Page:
A new McKinsey report released on Tuesday showed that there is widespread pessimism among business leaders over the prospects of the global economy.
Almost half of the 1,349 executives who were surveyed in early June believes the global economy would worsen until the end of 2012, while only 20 per cent are optimistic that an improvement would occur.
Ironically, survey respondents from the eurozone, which is the centre of the debt crisis, are more optimistic than those from other continents. Only 32 per cent of executives from the eurozone anticipate a recession.
"These results are no doubt linked to the political and economic uncertainty in the eurozone, where 46 per cent of global respondents expect to see a recession in six months," Skynews quoted the McKinsey report.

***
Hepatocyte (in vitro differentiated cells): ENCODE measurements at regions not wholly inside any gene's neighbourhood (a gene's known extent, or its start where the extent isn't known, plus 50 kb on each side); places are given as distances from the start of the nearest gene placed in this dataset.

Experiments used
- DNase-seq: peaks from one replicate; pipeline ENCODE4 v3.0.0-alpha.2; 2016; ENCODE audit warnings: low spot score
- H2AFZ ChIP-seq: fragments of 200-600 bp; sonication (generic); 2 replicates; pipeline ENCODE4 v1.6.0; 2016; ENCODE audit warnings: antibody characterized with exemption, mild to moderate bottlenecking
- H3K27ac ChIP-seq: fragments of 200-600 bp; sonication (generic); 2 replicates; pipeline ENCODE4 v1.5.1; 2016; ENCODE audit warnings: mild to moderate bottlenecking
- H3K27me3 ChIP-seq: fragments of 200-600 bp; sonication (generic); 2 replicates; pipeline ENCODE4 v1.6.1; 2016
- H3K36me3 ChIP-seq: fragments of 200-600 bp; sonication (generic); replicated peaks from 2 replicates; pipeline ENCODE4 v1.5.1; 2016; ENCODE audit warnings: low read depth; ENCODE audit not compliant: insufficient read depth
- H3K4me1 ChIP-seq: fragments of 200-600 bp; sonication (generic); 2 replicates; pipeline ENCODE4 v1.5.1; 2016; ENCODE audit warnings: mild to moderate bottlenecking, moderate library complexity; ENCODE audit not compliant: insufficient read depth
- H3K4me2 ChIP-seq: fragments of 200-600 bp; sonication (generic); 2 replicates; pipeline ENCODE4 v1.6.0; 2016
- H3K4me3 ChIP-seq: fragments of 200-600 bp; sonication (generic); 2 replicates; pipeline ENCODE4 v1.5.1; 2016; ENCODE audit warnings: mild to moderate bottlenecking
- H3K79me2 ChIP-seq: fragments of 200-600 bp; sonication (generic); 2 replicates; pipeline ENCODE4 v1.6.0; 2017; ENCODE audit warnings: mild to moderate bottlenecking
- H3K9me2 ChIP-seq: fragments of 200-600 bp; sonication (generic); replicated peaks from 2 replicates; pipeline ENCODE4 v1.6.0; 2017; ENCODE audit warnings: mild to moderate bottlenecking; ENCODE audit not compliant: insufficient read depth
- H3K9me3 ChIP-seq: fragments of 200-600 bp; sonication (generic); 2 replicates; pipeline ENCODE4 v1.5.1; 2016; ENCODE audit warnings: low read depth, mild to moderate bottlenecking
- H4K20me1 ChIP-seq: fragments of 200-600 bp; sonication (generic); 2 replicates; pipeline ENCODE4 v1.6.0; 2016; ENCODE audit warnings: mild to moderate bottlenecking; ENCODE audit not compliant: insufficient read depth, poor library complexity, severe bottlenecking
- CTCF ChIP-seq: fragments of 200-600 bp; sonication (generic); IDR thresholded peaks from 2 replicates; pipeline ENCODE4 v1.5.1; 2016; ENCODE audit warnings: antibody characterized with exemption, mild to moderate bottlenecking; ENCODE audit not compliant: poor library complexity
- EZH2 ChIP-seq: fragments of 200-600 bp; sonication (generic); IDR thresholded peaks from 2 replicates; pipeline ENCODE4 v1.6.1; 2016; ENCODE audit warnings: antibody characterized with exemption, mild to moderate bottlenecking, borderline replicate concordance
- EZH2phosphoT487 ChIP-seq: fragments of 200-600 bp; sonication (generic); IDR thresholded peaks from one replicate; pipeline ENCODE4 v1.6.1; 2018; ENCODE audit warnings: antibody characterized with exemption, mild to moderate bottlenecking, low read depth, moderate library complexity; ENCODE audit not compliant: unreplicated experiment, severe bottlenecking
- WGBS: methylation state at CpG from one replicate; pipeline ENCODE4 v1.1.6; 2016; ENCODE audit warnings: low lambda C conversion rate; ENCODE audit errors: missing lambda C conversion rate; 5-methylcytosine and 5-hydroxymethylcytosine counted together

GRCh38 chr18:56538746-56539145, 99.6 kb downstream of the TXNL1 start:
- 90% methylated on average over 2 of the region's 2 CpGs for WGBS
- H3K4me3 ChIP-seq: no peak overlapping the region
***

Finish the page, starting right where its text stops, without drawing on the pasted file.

Among the risks to economic contraction that the business leaders cited is the low consumer demand in their respective countries. Other risks cited by the executives include the possibility of a Greek debt defaults and its impact on economic growth.
While the gloomy outlook was varied by region, one common outlook was optimism when it came to their enterprises. About half expect their business profit to increase in the next six months while only 15 per cent anticipate lower demand for their products or services.
About 25 per cent of North American leaders said the global situation is worse now compared to six months ago, while 81 per cent of Indian executives and 52 per cent of eurozone industry leaders shared the same pessimistic outlook.
To contact the editor, e-mail: